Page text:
PPP/C Member of Parlia-ment Anil Nandlall has said that a number of media operators have responded positively to his advice that they challenge the recently passed amendments to the broadcast legislation in court.
“I said to them that [the Broadcasting (Amendment) Bill 2017] is manifestly and palpably unconstitutional and inherently authoritarian and dictatorial and it should, it must be challenged in the courts of law,” Nandlall told a press conference on Saturday at the Office of the Leader of the Opposition on Church Street.
The bill, which will update the Broadcasting Act of 2011, was passed by government following a lengthy debate, which started on Thursday night and ended last Friday night.
The amendments will require all broadcasters to reapply for licences within 30 days of the changes coming into force or face immediate closure of their operations. The bill also says that broadcasters who fail to apply for licensing or are rejected by the broadcast authority shall immediately halt operations or they would be guilty of an offence, for which they could face a one-year prison term, a fine of $1 million and the forfeiture of all their equipment.
It will also see a mandatory requirement that all stations air “public service programmes” for up to 60 minutes a day, free of cost, between 6 am and 10 pm. The bill defines such broadcasts as “programmes produced for the purpose of informing and educating the public, and promoting policies and activities of the Government that benefit the public as a whole.”
Several private operators had urged the government to defer the passage of the bill in order for there to be consultations and the Guyana Press Association (GPA) had also voiced concern over its content.
Nandlall told reporters that having recognised the unconstitutionality of the bill, he had advised all broadcasters and persons who will be affected by it to move to the court to challenge it.
“Now examine this bill, examine the conditionalities that it imposes before you are able to exercise your right of the freedom of the press. No competent court in my view will regard the combination of these conditionalities as that which is required or reasonably required in a democratic society. A court, properly advised, …will strike down this bill as unconstitutional,” he said.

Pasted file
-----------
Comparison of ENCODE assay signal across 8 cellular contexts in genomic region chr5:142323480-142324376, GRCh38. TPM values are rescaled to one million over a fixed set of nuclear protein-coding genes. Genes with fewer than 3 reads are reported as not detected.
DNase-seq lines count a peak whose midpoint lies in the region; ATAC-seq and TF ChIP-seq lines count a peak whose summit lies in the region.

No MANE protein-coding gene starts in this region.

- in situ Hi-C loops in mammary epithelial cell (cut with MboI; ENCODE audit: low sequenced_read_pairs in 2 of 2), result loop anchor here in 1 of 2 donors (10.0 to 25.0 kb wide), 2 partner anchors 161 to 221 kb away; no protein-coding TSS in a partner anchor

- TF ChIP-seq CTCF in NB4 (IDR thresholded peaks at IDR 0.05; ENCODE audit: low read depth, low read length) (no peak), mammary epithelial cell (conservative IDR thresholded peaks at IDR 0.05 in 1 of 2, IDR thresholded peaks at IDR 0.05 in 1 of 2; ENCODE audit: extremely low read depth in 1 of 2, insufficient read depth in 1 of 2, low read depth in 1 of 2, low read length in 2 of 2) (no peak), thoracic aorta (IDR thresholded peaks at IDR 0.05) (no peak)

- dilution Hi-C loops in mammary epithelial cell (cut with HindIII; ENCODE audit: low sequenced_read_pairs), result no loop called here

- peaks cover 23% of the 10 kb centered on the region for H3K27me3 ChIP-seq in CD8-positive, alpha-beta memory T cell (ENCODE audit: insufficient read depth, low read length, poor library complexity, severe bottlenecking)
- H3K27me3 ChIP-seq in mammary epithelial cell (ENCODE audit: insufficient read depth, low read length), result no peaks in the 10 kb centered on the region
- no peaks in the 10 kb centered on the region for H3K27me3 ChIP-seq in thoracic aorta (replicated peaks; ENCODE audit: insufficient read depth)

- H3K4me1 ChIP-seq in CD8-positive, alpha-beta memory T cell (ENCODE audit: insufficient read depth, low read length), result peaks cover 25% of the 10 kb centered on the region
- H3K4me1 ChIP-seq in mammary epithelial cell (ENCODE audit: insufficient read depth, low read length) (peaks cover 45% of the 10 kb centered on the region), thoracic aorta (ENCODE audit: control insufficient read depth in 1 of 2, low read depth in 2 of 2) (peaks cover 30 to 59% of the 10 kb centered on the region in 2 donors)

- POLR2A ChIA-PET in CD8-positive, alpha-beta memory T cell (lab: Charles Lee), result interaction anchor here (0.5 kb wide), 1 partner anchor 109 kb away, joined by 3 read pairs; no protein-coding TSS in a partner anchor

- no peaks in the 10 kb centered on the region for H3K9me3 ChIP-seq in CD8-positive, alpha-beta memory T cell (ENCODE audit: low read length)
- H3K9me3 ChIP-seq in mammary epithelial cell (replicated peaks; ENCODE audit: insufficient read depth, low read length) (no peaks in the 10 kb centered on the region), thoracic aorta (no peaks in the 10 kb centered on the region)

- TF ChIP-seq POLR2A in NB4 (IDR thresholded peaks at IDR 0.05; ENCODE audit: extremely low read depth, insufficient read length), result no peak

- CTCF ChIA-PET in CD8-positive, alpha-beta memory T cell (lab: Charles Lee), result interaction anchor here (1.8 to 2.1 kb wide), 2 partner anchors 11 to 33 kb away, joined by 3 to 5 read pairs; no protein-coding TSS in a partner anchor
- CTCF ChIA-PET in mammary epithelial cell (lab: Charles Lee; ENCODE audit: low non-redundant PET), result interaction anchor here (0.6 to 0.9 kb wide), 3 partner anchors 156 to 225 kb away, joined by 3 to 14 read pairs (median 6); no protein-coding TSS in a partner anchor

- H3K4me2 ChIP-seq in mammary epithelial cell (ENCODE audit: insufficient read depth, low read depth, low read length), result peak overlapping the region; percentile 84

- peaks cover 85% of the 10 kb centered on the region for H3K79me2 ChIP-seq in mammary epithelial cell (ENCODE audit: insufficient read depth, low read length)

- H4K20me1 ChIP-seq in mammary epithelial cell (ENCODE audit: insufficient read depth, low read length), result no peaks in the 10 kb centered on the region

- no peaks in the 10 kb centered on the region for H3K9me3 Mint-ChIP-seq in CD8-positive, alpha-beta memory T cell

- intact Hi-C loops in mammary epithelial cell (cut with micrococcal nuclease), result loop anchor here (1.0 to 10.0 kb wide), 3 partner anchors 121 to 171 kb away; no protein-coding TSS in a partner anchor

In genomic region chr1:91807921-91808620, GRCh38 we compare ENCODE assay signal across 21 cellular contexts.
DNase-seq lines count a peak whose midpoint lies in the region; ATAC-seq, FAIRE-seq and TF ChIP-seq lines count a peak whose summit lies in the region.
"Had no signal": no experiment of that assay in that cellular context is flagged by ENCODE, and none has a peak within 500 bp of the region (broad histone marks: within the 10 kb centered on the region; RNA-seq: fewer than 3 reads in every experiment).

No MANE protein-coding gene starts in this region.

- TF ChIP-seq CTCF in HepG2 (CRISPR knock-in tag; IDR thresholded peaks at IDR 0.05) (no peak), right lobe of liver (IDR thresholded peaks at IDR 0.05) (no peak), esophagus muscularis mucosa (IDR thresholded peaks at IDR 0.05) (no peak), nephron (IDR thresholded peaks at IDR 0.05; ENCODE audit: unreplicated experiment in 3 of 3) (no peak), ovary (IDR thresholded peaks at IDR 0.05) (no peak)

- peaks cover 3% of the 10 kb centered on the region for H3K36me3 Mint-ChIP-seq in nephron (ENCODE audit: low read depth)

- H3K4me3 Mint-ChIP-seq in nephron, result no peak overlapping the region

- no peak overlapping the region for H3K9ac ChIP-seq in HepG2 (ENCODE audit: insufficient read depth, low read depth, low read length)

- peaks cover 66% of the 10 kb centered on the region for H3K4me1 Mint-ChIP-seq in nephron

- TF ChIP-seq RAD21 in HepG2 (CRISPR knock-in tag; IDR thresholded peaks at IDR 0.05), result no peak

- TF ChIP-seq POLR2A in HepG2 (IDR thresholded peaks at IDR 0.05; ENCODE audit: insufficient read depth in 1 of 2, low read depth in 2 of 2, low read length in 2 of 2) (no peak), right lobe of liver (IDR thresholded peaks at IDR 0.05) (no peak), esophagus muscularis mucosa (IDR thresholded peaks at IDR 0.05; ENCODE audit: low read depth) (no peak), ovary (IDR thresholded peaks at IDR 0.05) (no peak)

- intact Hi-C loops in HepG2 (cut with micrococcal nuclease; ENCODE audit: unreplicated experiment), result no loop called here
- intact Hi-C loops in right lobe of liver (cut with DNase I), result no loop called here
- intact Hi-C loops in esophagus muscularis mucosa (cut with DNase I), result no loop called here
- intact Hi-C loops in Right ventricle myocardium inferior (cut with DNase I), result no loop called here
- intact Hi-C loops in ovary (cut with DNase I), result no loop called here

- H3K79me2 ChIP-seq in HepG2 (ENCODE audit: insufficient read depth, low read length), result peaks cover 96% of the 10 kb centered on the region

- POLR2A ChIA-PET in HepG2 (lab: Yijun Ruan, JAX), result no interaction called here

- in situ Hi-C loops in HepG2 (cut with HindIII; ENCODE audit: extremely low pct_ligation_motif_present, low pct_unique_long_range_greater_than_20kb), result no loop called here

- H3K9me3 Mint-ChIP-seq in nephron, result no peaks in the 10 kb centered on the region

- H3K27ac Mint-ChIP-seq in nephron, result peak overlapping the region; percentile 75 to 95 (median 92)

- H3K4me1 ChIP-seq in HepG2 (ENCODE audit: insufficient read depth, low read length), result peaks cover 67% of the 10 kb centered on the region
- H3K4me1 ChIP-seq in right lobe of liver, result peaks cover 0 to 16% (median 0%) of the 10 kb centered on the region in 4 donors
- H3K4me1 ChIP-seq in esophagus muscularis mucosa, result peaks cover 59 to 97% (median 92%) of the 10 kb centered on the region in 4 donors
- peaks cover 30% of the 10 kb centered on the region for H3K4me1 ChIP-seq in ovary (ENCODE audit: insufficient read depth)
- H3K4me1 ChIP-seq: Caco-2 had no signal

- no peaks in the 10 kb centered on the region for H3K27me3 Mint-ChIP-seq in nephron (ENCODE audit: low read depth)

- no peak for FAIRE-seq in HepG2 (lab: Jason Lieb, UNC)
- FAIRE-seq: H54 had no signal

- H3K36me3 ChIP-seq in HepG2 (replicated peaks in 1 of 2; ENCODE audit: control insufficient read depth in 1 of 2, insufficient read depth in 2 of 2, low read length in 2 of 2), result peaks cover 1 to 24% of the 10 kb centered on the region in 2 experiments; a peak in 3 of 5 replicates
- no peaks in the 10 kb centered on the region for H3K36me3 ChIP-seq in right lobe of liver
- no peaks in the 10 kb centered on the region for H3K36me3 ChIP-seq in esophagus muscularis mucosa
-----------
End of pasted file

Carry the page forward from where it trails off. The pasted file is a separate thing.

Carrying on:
Speaking as an attorney at law, he said that any member of the public can approach the court asking for a conservatory order to be granted to stop the enforcement of the bill on the ground that it is unconstitutional. He said that the court can also be asked to strike out each provision that is unconstitutional and also for damages for a breach of constitutional rights.
He added that in his discussions with some broadcasters, he did offer this bit of advice and “a lot of them expressed an interest [in moving to the court].”
A group of media operators and owners had penned a letter to Prime Minister Moses Nagamootoo asking for a meeting and in the absence of such, a deferral of the passage of the bill. Nagamootoo has not responded, this newspaper was informed.
According to Nandlall, the bill was passed one week after it was introduced in the House, bypassing transparency, consultations, discussion, engagement with stakeholders and other important ingredients. As a result, he said that fundamentals that are necessary for the functioning of an effective democracy have been tossed aside by the Granger administration.
He added that while time did not allow for the PPP to consult “properly” with its supporters, a meeting was held with the media operators who are likely to be affected by the passage of this bill. He said the media operators were not even aware of the contents of the bill and they saw it for the first time when it was distributed at the meeting.
Nandlall said that the bill will “materially” affect how the media conducts its affairs because it interferes with “your freedom to determine your editorial and other broadcasting and other publication agenda because it imposes upon you obligations in a mandatory faction which also will have dire financial and economic consequences.”